Inside Story

What caused desert locust outbreak in East Africa, South Asia?

The infestation is the worst in a quarter of a century and threatens the food supplies of millions of people.

The insects are the world’s most dangerous migratory pests.

Locusts can swarm in billions and in January, they did so, densely enough to force an Ethiopian Airlines plane off course.

Now, they are invading Ethiopia, Somalia, Kenya, Uganda and Pakistan.

It is the worst outbreak in decades.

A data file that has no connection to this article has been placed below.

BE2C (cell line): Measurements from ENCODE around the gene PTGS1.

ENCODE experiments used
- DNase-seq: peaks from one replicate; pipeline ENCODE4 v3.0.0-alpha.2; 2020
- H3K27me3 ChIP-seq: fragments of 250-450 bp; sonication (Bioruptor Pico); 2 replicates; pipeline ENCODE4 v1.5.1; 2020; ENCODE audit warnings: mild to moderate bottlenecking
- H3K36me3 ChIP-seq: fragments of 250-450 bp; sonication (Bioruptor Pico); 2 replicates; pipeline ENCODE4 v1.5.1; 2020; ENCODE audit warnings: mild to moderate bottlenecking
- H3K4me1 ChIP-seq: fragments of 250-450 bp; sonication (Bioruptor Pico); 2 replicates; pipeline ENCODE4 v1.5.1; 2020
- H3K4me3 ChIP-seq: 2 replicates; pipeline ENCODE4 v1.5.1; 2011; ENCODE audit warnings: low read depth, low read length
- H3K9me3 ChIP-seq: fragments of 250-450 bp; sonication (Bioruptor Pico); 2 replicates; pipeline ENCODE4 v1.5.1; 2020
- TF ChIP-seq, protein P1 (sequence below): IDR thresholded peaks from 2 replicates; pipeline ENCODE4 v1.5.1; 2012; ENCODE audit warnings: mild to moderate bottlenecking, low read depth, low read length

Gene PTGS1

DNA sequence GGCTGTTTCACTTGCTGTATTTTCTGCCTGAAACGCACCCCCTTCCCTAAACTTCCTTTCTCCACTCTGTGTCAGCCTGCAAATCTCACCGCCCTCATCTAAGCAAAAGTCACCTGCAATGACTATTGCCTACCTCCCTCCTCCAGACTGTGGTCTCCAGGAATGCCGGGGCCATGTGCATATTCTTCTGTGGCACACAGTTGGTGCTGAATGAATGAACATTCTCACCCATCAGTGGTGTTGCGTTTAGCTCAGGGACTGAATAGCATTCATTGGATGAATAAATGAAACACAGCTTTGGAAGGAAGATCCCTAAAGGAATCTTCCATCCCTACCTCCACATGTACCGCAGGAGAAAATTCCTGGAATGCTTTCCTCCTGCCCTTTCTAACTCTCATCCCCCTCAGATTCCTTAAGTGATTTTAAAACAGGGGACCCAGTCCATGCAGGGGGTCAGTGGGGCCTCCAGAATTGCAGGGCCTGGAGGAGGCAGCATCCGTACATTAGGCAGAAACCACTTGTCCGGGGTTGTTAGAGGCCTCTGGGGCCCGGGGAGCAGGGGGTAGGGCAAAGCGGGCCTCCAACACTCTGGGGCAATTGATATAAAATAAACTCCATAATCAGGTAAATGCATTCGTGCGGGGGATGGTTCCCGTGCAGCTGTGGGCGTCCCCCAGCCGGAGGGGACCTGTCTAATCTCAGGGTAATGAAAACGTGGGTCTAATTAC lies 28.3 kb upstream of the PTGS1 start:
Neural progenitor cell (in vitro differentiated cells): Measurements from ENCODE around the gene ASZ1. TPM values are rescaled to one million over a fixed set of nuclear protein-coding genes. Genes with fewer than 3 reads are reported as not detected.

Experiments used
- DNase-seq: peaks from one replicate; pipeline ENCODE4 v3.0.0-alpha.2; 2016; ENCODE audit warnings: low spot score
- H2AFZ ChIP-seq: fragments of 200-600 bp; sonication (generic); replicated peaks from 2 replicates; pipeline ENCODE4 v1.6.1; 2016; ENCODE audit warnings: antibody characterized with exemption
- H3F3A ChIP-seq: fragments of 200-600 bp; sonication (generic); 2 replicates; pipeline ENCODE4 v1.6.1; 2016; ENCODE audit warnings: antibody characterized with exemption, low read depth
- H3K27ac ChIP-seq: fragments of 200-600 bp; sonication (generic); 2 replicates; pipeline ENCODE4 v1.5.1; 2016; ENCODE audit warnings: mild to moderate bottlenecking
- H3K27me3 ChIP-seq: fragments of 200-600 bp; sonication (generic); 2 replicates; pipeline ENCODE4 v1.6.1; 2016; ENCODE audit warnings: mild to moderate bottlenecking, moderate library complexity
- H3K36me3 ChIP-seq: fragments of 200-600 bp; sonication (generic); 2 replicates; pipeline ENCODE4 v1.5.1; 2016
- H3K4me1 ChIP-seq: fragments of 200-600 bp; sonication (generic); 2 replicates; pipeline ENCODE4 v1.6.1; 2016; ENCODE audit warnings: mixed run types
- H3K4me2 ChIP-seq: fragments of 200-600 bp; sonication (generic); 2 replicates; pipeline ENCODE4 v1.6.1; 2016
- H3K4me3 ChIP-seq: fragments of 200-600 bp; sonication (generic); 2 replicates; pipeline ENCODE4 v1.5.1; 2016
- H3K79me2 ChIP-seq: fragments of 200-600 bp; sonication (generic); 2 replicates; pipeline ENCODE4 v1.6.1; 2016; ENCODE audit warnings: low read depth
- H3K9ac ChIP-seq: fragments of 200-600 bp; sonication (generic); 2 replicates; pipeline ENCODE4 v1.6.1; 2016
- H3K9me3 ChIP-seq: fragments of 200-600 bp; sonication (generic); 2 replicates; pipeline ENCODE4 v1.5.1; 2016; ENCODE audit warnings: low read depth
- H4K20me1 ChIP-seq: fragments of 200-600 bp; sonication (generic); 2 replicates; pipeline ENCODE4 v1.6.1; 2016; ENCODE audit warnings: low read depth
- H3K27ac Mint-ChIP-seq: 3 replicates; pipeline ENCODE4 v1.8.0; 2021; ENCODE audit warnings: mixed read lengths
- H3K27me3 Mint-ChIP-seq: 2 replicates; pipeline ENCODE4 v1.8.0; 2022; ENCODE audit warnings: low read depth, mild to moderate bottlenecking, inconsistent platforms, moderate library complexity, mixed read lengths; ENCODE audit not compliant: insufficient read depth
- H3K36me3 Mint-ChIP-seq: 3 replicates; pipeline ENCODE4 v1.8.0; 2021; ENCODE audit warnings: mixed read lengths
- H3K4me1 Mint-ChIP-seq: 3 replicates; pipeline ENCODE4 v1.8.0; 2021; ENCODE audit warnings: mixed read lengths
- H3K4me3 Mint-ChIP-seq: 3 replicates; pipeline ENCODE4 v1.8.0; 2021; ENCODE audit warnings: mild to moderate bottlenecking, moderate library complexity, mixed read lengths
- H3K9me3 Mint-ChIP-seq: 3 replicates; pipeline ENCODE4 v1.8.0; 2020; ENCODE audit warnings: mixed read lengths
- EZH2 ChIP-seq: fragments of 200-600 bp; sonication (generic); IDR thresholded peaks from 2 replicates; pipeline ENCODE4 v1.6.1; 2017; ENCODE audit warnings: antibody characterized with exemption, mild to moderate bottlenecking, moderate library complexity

The insects can spread fast, and other countries are now at risk. The swarms have already destroyed tens of thousands of hectares of crops.

Millions of people already short of food could face famine. Somalia and Pakistan have declared a state of emergency. 

The United Nations says if action is not  taken fast enough, Somalia‘s infestation could become “the most devastating plague in living memory”. It has also asked for $76m in aid to help control the outbreak.

So can it be contained, or could it get worse?

Presenter: Adrian Finighan


Stephen Njoka – Director of the Desert Locust Control Organisation for Eastern Africa

Cyril Ferrand – Emergency and resilience programme officer at the Food and Agriculture Organization of the United Nations

Crystal Wells – Spokeswoman at the International Committee of the Red Cross, Africa